It is unknown exactly why these cancers develop. But researchers think that excessive alcohol and tobacco use may contribute to head and neck cancer, especially when the cancer affects the larynx, oral cavity, oropharynx, or hypopharynx. Furthermore, head and neck cancer is also brought on by the human papillomavirus.

Extra Risk Elements

The following are head and neck cancer risk factors :

  • Pan (Betel Nut): This has the potential to cause cancer of the mouth.
  • Pan Eating Preserved or Salted Food : Nasopharyngeal cancer may result from consuming a variety of preserved and salted foods.
  • Pan Bad Oral Health : Oral cancer can be brought on by both poor dental and oral health.
  • Occupational Exposure : Frequent wood dust exposure increases the risk of larynx cancer.
  • Radiation Exposure : Salivary gland cancer can result from radiation exposure to the head and neck.
  • Epstein Barr Infection : Nasopharyngeal and salivary gland cancer may be caused by viral exposure, such as Epstein Barr infection
  • Family History : If there is a history of head and neck cancer in the family, the individual may be at an increased risk of acquiring the disease.


The stages of head and neck cancer are as follows:

  • Stage 0: Also referred to as carcinoma in situ, this is the lowest point on the scale. It describes abnormal cells that have the potential to develop into cancer in the lining of the affected area.
  • Stage I: A very early stage of cancer is referred to as "stage I." The tumor's diameter is a mere two millimetres. There are currently no lymph nodes affected by the cancer.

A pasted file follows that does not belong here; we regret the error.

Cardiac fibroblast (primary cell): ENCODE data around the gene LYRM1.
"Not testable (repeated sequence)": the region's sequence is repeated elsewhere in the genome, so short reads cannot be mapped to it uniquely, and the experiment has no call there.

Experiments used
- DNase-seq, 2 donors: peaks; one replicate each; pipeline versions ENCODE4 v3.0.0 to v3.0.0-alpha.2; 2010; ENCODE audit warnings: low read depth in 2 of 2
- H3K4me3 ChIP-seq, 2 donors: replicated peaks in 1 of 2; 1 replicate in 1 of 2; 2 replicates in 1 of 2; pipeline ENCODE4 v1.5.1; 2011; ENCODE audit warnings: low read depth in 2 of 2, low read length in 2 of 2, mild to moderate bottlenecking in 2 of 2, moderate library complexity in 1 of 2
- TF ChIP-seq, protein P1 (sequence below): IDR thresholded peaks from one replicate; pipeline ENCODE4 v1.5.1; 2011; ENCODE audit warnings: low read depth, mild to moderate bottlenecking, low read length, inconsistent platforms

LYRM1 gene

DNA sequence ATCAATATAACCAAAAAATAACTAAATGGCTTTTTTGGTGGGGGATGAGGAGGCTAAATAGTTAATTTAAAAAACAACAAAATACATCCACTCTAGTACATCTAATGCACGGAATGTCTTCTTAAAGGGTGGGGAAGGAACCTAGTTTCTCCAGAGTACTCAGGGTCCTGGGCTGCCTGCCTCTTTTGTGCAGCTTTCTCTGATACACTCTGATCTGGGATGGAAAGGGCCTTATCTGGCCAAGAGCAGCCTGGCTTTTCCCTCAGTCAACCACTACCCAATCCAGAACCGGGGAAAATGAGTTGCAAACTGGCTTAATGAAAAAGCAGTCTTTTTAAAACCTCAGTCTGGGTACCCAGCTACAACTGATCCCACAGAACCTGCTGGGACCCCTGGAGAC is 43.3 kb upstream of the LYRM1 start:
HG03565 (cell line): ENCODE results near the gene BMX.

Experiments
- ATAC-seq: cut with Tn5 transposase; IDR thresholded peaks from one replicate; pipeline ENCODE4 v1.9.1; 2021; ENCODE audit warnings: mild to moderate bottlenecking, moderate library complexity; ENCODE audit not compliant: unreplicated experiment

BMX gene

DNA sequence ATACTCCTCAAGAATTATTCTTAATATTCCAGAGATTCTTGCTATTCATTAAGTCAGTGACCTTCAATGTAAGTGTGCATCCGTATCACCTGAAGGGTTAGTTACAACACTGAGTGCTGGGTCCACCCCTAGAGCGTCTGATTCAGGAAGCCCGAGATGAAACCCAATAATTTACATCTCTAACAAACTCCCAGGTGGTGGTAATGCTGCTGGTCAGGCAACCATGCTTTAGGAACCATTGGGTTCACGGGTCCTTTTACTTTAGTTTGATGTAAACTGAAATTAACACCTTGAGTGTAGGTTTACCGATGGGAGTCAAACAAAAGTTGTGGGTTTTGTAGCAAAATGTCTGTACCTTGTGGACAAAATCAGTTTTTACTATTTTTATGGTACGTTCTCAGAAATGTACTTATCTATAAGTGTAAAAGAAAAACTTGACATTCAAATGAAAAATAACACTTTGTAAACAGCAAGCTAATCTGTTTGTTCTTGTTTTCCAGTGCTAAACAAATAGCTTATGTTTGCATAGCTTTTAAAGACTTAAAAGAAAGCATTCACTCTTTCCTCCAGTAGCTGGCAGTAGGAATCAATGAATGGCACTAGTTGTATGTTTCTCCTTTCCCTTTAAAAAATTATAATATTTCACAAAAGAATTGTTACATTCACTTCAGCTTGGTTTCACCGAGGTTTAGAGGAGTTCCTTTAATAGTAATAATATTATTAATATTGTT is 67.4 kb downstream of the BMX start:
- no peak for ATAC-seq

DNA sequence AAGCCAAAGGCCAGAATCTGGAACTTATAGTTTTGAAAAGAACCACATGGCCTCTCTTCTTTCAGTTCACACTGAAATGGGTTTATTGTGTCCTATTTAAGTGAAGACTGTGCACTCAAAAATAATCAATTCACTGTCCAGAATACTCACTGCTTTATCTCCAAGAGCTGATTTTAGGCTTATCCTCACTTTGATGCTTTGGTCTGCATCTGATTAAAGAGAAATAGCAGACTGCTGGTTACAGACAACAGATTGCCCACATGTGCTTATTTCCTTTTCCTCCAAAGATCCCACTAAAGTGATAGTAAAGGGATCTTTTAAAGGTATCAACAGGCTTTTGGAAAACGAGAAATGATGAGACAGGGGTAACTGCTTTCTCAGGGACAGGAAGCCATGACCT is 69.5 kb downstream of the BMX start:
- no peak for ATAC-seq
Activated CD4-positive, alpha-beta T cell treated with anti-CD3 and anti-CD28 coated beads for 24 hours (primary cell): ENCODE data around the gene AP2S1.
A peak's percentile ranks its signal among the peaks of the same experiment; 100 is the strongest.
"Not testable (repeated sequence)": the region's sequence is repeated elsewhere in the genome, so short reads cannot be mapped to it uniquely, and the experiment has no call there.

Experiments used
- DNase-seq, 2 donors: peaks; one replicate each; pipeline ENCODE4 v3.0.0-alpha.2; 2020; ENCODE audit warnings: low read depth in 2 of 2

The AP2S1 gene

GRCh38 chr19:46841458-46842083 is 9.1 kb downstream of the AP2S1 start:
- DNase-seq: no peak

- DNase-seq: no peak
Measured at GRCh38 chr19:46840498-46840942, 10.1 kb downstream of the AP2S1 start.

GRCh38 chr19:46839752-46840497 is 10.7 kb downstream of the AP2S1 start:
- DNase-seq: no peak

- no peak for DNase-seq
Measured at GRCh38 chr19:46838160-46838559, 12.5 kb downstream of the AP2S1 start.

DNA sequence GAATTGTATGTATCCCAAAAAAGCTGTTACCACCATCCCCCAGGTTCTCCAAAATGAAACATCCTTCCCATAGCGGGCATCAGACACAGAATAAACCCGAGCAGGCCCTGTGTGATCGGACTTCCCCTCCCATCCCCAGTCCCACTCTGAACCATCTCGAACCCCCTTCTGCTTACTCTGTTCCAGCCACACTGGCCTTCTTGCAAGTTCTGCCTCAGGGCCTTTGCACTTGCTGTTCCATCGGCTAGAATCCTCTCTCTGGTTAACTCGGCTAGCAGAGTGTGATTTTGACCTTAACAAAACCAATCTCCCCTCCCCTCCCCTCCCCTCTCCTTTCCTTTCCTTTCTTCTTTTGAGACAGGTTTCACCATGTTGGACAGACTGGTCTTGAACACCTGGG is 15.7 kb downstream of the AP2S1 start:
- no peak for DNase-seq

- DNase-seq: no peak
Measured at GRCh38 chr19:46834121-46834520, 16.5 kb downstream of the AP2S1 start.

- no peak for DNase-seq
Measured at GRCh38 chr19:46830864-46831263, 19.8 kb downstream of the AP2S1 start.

• Stage II: A tumour is considered to be in Stage II if its diameter is more than two centimetres but not more than four. Stage II cancer has not spread to the lymph nodes.
  • Stage III: Tumours larger than four centimetres in diameter or those that have metastasized to a lymph node on the same side of the neck and have a diameter of less than three centimetres are classified as stage III head and neck cancer.
  • Stage VI: Stage IV is the most advanced stage of cancer of the head and neck. The tumour may be small or large, but it has spread to the following regions.


The prognosis for head and neck cancer is favourable if detected early. Your doctor may conduct a physical examination and order a diagnostic test while diagnosing you.

  • Physical Examination : During a physical examination, the doctor may assess nasal and oral health. Additionally, he might search for lumps on the lips, gums, and neck.
  • Diagnostic Test: If the physician believes there may be a head or neck cancer, he may also recommend the following tests:
    • endoscopy to assess the throat, nasal cavity, and voice box.
    • urine test Urine test
    • X-ray of the head and neck
    • CT scans
    • MRI
    • Autopsy
    • Urine examination
    • HPV examination


The following circumstances determine how head and neck cancer is treated:

  • Where the cancer is located.
  • Cancer stage
  • Patient's age and general state of health.
  • When treating cancer, the following procedures are carried out :
    • Surgery: The doctor removes the malignant tumour during this procedure. The physician might also remove the lymph nodes if cancer has spread to them.
    • Radiation: The physician employs high-energy radiation to destroy the malignant cells. Radiation therapy, however, carries the potential to harm other tissues.
    • Chemotherapy: By preventing the cancerous cells from growing and proliferating, a number of medications destroy them. These medications are given by the doctor as part of the chemotherapy treatment. There are multiple cycles of medication administration during chemotherapy.
    • Target therapy: The medications attack the genes, proteins, and other essential functions of cancer cells.
    • Immunotherapy: By strengthening the immune system, a doctor can aid in the fight against cancer.